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Overcoming Fear of the Clicker

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Q: I've successfully clicker trained my dogs in the past, but I now have a retriever who's scared of the clicker. The sound bothered him at first, and now he won't respond to anything I've tried—he heads for the hills as soon as I take the clicker out. What can I do?

A: Some dogs do find the clicker sound startling, and therefore alarming, at first. Once they understand a) that click means treats and b) that they can make you click, the fear goes away; it's just a beginner problem. However, it's hard for the dog to make that connection if it's hiding under the bed. Here are some ways through this initial little mishap:

  • Get a keychain flashlight at the drug store—the kind that you squeeze to turn on. Then you can use a blink instead of the click.
  • Try the i-Click, which is quieter than other clickers. It doesn't have those sharp harmonics that make the standard clicker so ringing in tone.
  • The brand new clicker, the Clicker+, has different sounds and volumes. There may be a combination that your dog likes better.
  • Or use a push pen or pocket stapler without staples.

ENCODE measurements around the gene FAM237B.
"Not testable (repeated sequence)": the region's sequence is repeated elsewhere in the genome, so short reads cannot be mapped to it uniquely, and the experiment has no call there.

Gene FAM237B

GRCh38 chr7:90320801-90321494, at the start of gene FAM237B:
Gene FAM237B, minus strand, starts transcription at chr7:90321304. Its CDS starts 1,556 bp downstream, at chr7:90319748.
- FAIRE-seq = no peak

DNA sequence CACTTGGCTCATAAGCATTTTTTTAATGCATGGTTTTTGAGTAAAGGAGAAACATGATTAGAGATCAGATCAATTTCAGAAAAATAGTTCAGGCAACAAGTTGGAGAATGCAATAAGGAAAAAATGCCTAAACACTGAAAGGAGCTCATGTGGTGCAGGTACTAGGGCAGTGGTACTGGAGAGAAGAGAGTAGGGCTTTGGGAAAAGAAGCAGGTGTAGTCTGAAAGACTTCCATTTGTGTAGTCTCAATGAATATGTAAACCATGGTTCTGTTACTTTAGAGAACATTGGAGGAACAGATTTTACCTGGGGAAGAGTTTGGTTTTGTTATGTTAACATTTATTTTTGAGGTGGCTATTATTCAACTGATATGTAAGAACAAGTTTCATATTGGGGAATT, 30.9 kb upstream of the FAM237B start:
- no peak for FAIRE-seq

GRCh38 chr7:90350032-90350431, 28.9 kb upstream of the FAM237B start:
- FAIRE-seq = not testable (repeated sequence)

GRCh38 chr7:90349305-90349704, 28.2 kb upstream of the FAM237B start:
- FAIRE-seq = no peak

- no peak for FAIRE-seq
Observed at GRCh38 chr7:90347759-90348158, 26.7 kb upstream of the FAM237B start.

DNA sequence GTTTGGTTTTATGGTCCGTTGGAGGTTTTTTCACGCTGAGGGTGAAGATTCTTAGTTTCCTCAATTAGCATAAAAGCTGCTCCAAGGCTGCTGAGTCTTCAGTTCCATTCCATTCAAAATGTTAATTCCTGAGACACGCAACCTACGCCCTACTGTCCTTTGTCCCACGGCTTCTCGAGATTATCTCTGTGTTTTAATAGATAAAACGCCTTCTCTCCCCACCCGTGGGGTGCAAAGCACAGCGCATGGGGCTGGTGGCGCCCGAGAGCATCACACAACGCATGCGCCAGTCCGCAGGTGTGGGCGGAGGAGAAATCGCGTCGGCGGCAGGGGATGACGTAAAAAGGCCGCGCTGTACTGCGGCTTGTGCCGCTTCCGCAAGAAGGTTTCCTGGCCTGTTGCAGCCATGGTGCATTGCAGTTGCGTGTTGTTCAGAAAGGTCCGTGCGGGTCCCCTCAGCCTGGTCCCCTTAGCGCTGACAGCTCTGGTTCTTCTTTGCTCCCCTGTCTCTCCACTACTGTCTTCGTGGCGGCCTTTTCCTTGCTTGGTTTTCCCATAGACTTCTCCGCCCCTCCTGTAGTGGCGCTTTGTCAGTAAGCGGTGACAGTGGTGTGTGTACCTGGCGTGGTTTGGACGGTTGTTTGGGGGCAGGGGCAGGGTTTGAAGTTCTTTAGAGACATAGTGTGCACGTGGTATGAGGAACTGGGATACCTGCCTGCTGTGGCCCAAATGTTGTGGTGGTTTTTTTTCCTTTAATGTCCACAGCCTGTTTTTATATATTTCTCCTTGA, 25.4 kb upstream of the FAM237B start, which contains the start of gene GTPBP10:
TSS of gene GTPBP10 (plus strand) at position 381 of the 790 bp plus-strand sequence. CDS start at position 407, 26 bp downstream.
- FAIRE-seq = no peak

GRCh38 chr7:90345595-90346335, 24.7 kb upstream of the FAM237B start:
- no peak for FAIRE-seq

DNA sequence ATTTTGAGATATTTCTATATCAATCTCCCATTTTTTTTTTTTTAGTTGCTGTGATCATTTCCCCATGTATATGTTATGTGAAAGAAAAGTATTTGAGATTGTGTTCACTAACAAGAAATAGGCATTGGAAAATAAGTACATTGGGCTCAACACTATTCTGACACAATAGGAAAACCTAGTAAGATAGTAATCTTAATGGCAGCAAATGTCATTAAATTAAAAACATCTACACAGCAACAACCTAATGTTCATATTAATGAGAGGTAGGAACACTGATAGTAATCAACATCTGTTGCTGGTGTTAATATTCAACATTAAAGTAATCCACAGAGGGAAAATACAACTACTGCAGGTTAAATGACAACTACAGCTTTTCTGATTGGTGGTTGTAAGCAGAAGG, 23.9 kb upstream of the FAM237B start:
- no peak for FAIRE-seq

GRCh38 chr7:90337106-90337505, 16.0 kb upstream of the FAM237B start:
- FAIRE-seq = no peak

With any of these, rather than trying to desensitize the dog by clicking at random, try to make the connections very clear. Click when you put the dog's dinner down. Click when you open the door to take the dog out. Click, of course, when you hand the dog any treat.

Have a click session: prepare some really sensational food in tiny bits, pea-size; 20-50 treats. Make sure the dog is really hungry—right before dinner maybe. Give the dog a free treat so he knows what he's going to be getting. Take the dog in the bathroom, with its dinner dish. Put the treats where you can reach them. Shut the door. Don't look at the dog, don't point the clicker or flashlight at him, keep your click (or blink) hand still. Click and drop a treat in the dog's dish. Repeat two or three times. If he eats the treat, great, you're off and running. If he cowers away from you in apparent terror (my owner has gone crazy) it only means he's totally misinterpreting this situation. The best way to calm him down is to explain it. Pay no attention, click, treat (in the dish--that's where food goes) a few more times. Don't stare at him!